Worn with pride: A brief history of military patches

The Italian American Veterans Museum and Library has one of the most extensive patch collections on display in the Chicago area. Frequently, I’m asked by visitors, “My father has this patch on his Army uniform. What does it mean?”

While other branches of the U.S. military use patches to establish esprit de corps and identify different units, ships and organizations, it is the Army that has truly incorporated them into their heraldry and as an integral part of their uniform.

The use of patches to identify units can be traced back to the Civil War, but their use didn’t become official and fully authorized until World War I. By the Second World War, the practice was firmly incorporated into the U.S. military.

Interestingly, shortly after WW II, on September 24, 1947, the Marine Corps did away with patches on their uniforms as a means of division/unit identification. This decision was made to foster the spirit that the Marines are “a unified body organized to fight as a whole, and individual shoulder patches representing one type of service did not reflect the spirit of the Corps.” The practice remains in force today, while the Army has taken the exact opposite approach.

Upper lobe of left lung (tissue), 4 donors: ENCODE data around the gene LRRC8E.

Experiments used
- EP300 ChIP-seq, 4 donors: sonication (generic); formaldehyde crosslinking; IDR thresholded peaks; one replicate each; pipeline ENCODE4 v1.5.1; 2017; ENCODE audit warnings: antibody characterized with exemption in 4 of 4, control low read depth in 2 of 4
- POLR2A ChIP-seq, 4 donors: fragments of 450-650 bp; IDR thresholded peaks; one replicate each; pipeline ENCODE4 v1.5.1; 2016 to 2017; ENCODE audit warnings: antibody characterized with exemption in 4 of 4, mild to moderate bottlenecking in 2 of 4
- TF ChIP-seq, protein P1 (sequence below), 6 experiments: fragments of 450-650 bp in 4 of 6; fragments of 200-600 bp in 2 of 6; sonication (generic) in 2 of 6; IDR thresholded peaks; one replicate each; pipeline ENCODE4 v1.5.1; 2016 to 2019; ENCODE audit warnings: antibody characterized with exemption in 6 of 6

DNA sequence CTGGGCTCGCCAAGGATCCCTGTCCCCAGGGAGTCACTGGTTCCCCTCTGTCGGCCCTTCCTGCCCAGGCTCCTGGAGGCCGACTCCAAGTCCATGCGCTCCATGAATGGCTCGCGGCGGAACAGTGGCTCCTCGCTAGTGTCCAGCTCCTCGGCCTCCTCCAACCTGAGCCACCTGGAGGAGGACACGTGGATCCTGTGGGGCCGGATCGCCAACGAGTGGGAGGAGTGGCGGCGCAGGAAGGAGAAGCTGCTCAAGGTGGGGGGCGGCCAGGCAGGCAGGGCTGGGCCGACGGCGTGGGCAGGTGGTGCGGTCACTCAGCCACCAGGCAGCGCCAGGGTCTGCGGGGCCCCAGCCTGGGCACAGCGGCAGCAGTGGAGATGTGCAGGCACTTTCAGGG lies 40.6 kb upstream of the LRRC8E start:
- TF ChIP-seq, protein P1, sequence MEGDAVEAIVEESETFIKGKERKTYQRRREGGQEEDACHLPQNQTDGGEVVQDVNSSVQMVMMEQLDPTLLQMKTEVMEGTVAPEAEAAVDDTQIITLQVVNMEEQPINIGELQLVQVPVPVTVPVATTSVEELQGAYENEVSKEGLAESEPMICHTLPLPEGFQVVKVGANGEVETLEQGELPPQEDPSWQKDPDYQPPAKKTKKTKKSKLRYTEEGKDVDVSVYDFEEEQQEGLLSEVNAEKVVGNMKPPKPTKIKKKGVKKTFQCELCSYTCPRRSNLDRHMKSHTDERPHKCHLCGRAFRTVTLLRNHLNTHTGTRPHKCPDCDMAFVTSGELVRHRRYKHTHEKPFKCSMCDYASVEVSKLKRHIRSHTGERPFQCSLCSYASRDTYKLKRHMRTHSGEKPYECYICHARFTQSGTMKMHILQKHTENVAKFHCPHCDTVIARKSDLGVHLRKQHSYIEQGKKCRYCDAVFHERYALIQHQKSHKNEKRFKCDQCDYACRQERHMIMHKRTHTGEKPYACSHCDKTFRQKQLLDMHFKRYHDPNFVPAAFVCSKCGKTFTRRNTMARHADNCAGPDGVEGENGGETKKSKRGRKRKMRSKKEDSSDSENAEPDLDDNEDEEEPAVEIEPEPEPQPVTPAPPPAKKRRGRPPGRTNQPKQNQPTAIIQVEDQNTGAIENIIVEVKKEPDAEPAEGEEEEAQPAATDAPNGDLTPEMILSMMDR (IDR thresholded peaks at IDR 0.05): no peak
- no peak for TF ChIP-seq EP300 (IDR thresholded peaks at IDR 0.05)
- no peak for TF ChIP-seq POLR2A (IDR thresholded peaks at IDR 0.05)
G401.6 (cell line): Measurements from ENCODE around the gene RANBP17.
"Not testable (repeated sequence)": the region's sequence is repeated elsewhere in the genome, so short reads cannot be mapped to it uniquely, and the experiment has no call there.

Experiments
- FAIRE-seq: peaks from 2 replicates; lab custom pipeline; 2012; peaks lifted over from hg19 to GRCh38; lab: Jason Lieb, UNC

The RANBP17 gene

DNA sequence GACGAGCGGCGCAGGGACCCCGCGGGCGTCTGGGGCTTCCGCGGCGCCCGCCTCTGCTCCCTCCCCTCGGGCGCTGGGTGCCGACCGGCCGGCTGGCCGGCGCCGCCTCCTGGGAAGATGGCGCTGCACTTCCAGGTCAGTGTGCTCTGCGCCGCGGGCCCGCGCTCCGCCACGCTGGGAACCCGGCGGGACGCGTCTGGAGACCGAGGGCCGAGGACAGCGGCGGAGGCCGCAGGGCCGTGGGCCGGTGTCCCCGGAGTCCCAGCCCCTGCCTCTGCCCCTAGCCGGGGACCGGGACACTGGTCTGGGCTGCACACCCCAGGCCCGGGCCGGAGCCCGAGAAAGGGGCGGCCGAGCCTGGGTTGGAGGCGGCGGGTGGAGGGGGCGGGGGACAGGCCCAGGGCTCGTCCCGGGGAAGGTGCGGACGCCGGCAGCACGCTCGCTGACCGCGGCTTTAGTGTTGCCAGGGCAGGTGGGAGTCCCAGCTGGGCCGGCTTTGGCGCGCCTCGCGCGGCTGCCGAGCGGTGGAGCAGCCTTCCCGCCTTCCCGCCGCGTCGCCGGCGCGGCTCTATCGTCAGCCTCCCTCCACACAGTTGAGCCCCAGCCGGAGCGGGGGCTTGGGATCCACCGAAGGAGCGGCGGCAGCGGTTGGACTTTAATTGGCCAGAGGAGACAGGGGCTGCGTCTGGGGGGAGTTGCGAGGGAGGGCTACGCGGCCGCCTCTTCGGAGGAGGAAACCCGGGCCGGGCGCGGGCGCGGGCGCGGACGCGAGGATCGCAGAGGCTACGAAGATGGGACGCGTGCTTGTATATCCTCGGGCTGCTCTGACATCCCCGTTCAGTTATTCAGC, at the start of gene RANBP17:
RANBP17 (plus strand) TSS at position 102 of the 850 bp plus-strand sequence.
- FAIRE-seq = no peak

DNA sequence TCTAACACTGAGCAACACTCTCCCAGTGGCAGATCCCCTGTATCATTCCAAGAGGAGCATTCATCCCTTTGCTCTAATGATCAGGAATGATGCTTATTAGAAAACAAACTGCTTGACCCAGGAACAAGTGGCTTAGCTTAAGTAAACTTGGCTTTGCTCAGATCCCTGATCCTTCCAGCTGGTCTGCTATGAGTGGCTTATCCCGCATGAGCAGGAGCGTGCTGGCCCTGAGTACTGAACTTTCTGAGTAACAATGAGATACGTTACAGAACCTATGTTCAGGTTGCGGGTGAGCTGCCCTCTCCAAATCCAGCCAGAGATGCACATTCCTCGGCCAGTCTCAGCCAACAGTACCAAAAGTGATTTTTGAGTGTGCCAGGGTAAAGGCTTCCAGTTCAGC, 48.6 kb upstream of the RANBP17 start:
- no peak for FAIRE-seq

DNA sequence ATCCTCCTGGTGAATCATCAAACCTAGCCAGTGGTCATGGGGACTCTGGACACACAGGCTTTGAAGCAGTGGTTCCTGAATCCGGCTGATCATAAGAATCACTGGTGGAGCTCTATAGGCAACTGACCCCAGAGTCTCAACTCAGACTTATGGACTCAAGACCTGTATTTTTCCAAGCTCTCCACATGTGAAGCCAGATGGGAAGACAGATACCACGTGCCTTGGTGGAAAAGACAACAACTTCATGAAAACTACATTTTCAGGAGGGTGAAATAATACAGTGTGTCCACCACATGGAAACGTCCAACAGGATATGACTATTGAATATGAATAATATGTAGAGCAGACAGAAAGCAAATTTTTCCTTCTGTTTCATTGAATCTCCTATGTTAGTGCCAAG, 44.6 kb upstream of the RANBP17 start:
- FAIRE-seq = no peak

The Army has authorized patches to identify corps, armies, divisions and even brigades, with unofficial patches being worn by smaller units, particularly those overseas and serving in combat zones. The production and use of these unauthorized patches reached their height during the Vietnam War, during which local tailors would make up patches of any design for any group for very little money. These “in country” patches are unique in their design, and since they were made in limited numbers, have become very collectable. So much so that an entire industry, principally in Asia, has grown up around reproducing these patches to meet the demand.

Army uniforms are often encountered with organization patches on the upper shoulders of both sleeves. The patch on the left sleeve indicates the organization the soldier is currently serving with, while the patch on the right sleeve indicates the organization the soldier served with in combat.

Above and below are examples of some of the patches on display at the Italian American Veterans Museum and Library. If you have a patch you wish us to identify, contact us at info@iavmuseum.org.

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Steve Corbo

A founding member and corporate secretary of the Italian American Veterans Museum, Steve Corbo is the museum’s curator and a military consultant for Fra Noi. He has served for 25 years as president of S.A. Corbo & Associates Inc., providing professional liability insurance to health care providers. The son and nephew of World War II veterans and a passionate military historian for over 50 years, he has written and published articles on a variety of topics, including military history, and serves as the military consultant for Fra Noi, the Chicago-area Italian-American magazine.

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